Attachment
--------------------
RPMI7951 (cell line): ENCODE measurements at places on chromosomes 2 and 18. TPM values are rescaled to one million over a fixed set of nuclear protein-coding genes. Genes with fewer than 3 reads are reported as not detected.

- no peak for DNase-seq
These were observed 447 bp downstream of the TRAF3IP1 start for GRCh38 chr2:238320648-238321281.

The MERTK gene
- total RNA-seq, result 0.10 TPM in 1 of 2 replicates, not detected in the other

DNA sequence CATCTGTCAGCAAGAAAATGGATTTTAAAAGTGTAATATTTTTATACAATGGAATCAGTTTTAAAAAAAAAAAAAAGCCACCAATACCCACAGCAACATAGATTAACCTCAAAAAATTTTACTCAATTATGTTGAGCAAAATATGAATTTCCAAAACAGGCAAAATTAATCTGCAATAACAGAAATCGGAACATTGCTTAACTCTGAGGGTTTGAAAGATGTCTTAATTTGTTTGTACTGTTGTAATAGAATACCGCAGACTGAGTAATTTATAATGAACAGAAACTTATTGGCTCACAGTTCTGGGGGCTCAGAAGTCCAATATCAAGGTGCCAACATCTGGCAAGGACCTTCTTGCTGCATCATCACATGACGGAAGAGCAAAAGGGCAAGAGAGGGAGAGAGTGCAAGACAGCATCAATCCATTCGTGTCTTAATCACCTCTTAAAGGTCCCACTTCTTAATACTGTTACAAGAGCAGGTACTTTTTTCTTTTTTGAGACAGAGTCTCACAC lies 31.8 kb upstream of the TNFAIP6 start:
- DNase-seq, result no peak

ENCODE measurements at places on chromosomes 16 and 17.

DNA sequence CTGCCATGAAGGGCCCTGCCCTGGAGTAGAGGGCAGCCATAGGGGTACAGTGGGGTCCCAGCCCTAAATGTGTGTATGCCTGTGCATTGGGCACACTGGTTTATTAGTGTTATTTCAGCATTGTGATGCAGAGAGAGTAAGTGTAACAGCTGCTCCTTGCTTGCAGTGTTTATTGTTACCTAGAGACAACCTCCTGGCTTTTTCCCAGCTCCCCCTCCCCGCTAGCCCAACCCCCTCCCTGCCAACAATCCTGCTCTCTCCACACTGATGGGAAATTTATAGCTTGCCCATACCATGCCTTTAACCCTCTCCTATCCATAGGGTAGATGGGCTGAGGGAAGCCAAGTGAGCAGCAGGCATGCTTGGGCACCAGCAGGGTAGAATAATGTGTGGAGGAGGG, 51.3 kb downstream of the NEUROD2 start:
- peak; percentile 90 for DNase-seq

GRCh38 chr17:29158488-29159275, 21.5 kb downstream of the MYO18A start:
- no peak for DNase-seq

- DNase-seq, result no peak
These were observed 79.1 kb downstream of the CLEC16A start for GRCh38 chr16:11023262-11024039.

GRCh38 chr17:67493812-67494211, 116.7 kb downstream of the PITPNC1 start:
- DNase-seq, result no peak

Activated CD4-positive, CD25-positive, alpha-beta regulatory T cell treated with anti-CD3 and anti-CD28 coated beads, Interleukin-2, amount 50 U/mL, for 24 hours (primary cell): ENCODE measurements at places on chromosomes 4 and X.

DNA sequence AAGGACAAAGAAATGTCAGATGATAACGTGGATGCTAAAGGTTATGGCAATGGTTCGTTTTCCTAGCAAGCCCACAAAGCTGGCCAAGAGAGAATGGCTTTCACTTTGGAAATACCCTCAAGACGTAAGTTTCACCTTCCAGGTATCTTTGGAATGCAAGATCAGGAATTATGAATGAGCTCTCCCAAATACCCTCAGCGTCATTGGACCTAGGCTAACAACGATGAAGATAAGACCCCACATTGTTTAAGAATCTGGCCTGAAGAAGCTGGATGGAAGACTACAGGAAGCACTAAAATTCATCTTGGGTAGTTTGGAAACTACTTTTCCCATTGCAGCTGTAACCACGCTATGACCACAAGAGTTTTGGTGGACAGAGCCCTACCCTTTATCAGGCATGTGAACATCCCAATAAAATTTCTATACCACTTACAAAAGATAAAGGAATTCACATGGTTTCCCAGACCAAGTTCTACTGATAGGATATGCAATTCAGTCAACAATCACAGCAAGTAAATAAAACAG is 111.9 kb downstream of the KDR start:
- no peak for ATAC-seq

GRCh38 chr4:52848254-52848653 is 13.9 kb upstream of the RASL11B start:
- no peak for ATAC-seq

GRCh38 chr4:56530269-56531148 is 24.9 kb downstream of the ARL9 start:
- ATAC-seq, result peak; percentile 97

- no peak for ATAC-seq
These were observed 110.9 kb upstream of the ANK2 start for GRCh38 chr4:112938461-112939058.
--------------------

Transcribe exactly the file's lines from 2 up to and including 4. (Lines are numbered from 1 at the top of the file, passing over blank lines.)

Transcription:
- no peak for DNase-seq
These were observed 447 bp downstream of the TRAF3IP1 start for GRCh38 chr2:238320648-238321281.

The MERTK gene